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In close cooperation with the Moroccan General Delegation for Prison Administration and Reintegration (DGAPR), the IRZ organised a seminar on “Social and psychological support for prisoners” on 11 and 12 July 2018 in Rabat, Morocco. The seminar was held as part of the “Cooperation with the Kingdom of Morocco on Prison Management” project, which is being supported by the German Foreign Office and coordinated by the IRZ between 2017 and 2019.
The project allows better networking for prisoners and improved connections with their social environment and society, as well as the increased involvement of Moroccan civil society in providing social and psychological support for prisoners.
Two experts from the Berlin prison system supported the IRZ in carrying out the seminar:
Vera Schiepe, Group Leader at the Heidering penal institution, and
Catharina Troike-Yudha, a psychologist at the women’s penal institution in Berlin.
The Deputy Director of the General Delegation for Prison Administration and Reintegration in Morocco, Hassan Hamina, welcomed the participants to the event. He emphasised that reintegration and the maintenance of safety were the main priorities in prisons.
The Moroccan experts pointed out that social, psychological and cognitive care is an important factor in the reintegration of prisoners. They use international standards for diagnosing and classifying prisoners. When preparing prisoners for release, psychologists therefore work in close cooperation with social workers in Moroccan prisons. As well as informing prisoners about their rights and obligations, they are also responsible for the reintegration of prisoners. Working alongside non-governmental organisations, they develop measures to raise awareness, as well as organising cultural and religious events.
The German experts, Vera Schiepe and Catharina Troike-Yudha, stressed in their lectures that the protection of the general public and the reintegration of prisoners are objectives of the prison system. In open prisons, prisoners should be as involved as possible in society. Social workers are also superior to enforcement officers when it comes to the care of prisoners and are therefore a key point of contact. With the involvement of external staff, psychotherapeutic treatment is provided in closed and open prisons in Germany and is frequently continued after the prisoner’s release.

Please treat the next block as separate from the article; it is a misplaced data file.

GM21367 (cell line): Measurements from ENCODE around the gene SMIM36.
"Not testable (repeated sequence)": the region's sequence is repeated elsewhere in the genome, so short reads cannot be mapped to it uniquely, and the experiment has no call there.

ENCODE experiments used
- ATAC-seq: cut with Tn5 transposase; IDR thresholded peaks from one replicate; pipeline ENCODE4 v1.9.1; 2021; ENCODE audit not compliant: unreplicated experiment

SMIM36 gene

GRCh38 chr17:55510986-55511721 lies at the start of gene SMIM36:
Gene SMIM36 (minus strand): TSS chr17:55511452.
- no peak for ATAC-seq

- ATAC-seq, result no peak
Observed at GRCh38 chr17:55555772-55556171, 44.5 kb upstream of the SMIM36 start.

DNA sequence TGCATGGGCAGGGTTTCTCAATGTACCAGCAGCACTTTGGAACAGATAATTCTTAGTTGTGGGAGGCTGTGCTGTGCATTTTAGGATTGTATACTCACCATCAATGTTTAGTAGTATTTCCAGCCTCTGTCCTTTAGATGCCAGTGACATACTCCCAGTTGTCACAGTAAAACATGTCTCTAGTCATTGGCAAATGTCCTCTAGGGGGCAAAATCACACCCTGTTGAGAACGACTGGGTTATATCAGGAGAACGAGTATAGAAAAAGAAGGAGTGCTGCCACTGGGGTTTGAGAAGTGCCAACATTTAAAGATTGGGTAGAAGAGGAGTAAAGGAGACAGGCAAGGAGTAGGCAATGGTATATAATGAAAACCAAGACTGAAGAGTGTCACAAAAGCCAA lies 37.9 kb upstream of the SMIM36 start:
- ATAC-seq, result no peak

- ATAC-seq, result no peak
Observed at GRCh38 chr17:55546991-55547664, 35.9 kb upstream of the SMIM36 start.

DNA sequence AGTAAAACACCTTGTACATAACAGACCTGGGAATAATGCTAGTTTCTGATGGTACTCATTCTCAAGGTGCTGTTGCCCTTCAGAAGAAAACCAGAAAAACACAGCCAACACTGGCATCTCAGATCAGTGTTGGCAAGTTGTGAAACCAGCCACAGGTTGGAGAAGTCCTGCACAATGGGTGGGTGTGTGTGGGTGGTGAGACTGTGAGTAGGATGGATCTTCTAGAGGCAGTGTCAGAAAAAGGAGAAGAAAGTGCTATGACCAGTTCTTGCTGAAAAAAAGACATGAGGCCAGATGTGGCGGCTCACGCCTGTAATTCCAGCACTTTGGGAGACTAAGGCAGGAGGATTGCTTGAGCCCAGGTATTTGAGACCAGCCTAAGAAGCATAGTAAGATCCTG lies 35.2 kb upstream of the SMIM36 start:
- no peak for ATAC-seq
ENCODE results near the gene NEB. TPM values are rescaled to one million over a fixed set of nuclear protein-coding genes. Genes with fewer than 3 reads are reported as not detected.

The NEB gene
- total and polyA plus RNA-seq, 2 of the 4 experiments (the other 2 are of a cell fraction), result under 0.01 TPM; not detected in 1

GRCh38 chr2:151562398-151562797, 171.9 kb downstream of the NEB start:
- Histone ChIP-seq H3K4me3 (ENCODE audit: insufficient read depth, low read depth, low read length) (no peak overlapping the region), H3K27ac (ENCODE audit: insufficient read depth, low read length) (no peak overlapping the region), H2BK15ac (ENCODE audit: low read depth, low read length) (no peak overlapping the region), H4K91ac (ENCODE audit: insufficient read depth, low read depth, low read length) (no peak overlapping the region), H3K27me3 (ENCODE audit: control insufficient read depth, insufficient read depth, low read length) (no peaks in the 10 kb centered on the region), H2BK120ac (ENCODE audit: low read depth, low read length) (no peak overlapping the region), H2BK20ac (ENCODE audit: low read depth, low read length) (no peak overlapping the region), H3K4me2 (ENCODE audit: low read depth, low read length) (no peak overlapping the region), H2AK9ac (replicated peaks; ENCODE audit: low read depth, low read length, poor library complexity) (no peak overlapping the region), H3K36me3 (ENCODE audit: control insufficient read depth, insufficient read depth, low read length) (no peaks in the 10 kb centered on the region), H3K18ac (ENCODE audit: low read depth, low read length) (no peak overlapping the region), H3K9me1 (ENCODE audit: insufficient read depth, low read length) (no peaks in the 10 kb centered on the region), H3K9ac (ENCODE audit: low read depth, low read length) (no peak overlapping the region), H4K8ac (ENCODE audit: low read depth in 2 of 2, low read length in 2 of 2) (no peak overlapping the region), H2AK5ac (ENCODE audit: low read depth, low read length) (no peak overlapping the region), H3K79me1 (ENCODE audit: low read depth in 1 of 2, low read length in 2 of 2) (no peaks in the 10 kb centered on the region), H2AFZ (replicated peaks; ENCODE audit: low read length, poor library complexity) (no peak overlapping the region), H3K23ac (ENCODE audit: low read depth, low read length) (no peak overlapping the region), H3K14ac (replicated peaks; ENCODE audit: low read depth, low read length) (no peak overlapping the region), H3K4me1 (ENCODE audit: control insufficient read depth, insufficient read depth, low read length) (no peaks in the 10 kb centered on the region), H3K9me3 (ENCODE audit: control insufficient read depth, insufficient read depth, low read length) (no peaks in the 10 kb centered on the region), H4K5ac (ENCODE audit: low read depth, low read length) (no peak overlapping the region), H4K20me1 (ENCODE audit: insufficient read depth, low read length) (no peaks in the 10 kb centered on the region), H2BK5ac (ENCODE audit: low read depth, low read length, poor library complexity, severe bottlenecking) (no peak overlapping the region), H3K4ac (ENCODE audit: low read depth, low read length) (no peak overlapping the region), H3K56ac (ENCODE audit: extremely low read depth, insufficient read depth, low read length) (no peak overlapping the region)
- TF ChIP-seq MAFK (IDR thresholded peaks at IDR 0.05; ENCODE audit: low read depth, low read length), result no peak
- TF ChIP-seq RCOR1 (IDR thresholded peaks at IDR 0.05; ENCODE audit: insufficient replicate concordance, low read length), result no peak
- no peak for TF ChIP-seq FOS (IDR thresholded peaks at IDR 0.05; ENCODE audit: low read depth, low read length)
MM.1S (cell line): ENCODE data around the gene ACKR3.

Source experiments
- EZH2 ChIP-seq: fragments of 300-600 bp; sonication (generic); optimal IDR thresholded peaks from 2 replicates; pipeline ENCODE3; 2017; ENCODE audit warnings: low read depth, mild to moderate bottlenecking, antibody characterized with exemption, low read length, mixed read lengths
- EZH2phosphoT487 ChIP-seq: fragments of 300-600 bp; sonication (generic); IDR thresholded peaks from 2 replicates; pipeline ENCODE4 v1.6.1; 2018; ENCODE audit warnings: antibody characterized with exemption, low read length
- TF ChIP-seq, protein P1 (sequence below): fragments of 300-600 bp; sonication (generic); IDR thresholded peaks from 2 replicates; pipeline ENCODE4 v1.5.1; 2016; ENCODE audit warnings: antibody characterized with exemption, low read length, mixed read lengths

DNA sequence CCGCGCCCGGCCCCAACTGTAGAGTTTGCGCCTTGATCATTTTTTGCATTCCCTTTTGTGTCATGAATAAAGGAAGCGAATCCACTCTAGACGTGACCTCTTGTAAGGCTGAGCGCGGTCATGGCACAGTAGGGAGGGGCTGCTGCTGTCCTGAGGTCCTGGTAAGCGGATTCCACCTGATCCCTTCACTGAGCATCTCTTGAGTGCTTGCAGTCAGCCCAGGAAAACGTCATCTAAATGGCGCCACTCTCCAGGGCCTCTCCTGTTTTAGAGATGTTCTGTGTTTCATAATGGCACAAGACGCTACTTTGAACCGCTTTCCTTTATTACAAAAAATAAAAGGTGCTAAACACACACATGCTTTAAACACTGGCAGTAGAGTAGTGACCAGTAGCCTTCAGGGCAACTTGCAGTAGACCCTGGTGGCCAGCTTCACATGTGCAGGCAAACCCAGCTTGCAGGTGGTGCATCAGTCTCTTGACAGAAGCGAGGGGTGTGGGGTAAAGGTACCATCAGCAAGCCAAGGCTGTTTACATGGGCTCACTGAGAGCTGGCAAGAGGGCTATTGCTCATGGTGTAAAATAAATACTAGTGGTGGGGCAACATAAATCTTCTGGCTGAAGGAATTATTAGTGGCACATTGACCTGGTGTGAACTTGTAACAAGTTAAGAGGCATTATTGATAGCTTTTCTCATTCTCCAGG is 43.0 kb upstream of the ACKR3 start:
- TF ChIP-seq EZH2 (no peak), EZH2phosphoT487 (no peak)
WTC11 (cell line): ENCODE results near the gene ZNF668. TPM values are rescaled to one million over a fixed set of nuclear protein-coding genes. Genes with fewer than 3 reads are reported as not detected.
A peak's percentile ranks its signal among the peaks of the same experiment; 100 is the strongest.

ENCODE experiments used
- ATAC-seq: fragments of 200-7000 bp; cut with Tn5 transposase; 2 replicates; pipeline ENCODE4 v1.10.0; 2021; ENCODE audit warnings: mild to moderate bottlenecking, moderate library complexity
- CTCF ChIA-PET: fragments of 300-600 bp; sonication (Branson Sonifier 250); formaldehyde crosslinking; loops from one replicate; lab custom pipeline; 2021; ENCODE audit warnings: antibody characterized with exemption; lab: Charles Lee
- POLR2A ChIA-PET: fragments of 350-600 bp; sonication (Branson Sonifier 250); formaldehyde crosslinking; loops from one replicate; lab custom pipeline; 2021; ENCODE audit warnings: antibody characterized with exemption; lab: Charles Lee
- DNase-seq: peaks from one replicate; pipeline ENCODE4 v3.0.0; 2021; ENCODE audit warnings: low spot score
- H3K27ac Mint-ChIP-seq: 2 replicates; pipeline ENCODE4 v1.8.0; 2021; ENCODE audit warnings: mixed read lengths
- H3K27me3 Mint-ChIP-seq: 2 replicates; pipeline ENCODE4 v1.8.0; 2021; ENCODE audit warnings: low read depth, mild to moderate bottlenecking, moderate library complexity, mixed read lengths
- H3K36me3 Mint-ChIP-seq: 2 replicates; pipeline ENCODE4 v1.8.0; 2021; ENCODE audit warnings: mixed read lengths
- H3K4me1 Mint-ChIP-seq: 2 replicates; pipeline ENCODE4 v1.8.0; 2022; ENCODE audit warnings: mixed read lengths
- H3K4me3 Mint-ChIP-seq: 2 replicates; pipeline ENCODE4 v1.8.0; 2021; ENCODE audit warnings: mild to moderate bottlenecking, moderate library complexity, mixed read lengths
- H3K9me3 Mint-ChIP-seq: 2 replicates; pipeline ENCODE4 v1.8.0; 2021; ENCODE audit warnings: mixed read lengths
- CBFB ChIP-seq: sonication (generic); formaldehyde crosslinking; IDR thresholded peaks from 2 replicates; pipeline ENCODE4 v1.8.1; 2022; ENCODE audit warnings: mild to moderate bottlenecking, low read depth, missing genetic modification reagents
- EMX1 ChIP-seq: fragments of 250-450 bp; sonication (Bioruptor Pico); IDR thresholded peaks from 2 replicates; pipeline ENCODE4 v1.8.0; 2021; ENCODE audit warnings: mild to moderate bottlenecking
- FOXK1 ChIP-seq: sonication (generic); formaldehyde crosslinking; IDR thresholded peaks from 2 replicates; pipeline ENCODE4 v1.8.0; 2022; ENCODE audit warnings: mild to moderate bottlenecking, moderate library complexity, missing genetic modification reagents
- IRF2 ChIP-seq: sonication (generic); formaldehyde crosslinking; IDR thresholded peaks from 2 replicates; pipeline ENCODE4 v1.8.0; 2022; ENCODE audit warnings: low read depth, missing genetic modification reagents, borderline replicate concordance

During the discussions, the Moroccan participants pointed out the important role played by diagnostic procedures in the identification of prisoners at risk. Another subject that frequently came up in discussion was the care of employees in prisons.
The seminar was met with great interest. A second seminar on the same topic is due to take place in November 2018.
On 10 July 2018, the IRZ together with the Moroccan Public Prosecutor’s Office in Casablanca, organised a seminar on “An introduction to toxicology”. This took place as part of the “Cooperation with the Kingdom of Morocco in the field of legal and forensic medicine, with particular consideration paid to the concerns of the Moroccan justice system” project. The IRZ is coordinating this project between 2017 and 2019 as part of the project financed by the German Foreign Office (“Transformation partnerships with North Africa/the Middle East”).
Experts from the Berlin Charité gave the participants from public prosecutor’s offices and legal and forensic medicine an overview of toxicology in Germany and pointed out the methods that are currently used for detecting toxic effects.
Following an introduction to the legal framework and terms of forensic toxicology, the speakers talked about the systems used for toxicological examinations. Urine, blood, hair and organs can be used to make statements about the possible cause of death by various substances.
The German experts used examples of cases to demonstrate the particularities of carbon monoxide poisoning, which was used back in ancient times as a means of suicide or murder weapon. The last lecture of the seminar was about the advantages and disadvantages of hair analysis. The lecture dealt in particular with the time window for proving substance misuse and the formal specifications for analysing test subjects.